On Tuesday, Federal Environment Minister Peter Garrett released
a consultation paper regarding A National Waste Policy:
Managing Waste to 2020 for public review and comment. This is
Australia's first national waste policy since 1992.
The goal of the national waste policy will be to identify best
practice in waste management and resource recovery and to ensure
that Australia has the right mix of incentives and regulation to
achieve environmental, economic and community benefits from these
activities, including to:
clearly articulate the objectives of waste management and the
respective roles of governments
set out the basis for collaboration between jurisdictions
provide the basis for effective and efficient approaches to
domestic waste issues
ensure that waste management remains aligned with
Australia's international obligations, including the Basel
Convention on the Control of Transboundary Movements of Hazardous
complement the Australian Government's approach to climate
change and sustainability.
The national waste policy will take into account the National
Partnership Agreement to Deliver a Seamless National Economy which
aims to "deliver more consistent regulation across
jurisdictions, and address unnecessary or poorly designed
regulation". The Consultation Paper recognises the diversity
of approaches to waste management across Australia and raises the
question of whether a more "seamless" approach can be
achieved for certain aspects of waste nationally, while still
providing for local differences.
The Environment Protection and Heritage Council has developed a
national waste framework as the basis for collaborative action on
issues of national priority including electrical products
(televisions, computers and mobile phones), hazardous substances,
tyres, degradable plastics, and packaging. These areas and others
are explored in the context of a national waste policy in the
Product stewardship or producer responsibility is a concept that
recognises that manufacturers, importers, governments and consumers
have a shared responsibility for the environmental impacts of a
product throughout its life cycle. In Canada, New Zealand, Japan
and some parts of the US and EU the producer responsibility
approach, which makes manufacturers/producers bear the cost of the
waste associated with their products, is widespread. The approach
is much more limited in Australia. The Consultation Paper seeks
submissions on a national approach to product stewardship and
suggests a National Environmental Protection Measure as one way to
implement such an approach.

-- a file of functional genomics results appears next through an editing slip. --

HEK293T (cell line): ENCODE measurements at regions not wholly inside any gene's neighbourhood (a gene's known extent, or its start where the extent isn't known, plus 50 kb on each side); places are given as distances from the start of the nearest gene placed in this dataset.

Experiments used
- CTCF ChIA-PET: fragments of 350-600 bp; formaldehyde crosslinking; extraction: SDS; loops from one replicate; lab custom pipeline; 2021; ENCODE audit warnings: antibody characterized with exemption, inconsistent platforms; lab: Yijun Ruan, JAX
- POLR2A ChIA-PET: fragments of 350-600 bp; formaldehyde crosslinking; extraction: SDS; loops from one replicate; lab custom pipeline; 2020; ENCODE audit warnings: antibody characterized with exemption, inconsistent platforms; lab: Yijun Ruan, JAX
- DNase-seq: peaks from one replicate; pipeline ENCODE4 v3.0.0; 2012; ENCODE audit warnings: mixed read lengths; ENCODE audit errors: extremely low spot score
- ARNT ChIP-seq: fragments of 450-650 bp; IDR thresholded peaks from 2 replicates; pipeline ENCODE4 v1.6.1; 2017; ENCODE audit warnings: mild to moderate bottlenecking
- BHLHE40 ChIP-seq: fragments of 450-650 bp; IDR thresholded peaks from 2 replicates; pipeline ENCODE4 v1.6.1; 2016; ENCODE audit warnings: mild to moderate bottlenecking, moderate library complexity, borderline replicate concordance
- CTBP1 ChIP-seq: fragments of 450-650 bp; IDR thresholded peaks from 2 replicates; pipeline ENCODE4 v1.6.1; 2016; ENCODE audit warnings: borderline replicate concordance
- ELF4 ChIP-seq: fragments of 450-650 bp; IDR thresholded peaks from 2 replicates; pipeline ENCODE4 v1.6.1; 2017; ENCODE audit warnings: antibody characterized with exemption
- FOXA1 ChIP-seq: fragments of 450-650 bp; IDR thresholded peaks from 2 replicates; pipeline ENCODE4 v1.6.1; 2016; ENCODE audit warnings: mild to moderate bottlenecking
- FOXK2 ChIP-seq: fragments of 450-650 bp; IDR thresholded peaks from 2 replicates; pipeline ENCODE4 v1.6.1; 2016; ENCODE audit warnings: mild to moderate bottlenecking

The Consultation Paper notes there is concern over the practice
of landfilling electrical and electronic waste (e-waste), perhaps
because such waste contains hazardous substances, but also because
of the relatively short life of the products. E-waste streams are
growing rapidly and there are currently limited options
particularly for domestic e-waste recycling of items such as
televisions and computers. The Consultation Paper seeks submissions
on a national approach to managing e-waste.
Restriction on Hazardous Substances
The Consultation Paper states that Australia needs to safely
manage hazardous waste over the long term. It notes that there are
some seeming inconsistencies in the way hazardous waste is managed
in Australia particularly as regards what is seen as a hazardous
waste under the Basel Convention and what is seen as hazardous
From 1 July 2006, the EU's Restriction of Hazardous
Substances Directive placed a ban on the marketing of electrical
and electronic products containing more than agreed levels of
hazardous substances such as lead, cadmium, mercury and hexavalent
chromium. A number of Australian businesses already produce
products that meet the requirements of the directive in order to
export to European markets, but businesses importing materials into
Australia are not required to meet the directive. The Consultation
Paper asks whether overseas waste management initiatives should
apply to Australia and what changes are needed to manage hazardous
waste, for example, in regard to adequate infrastructure or
disclosing the contents of goods and substances.
Implications for Industry
The Consultation Paper raises a number of questions and
summarises current state and national waste initiatives but does
not appear to push any particular policy agenda. It provides
companies with an opportunity to make persuasive submissions to the
Government in regard to their particular waste and producer
Submissions close on 13 May 2009. Public
meetings are scheduled around Australia from 21 April to 1
May 2009. Further details are here.
The content of this article is intended to provide a general
guide to the subject matter. Specialist advice should be sought
about your specific circumstances.
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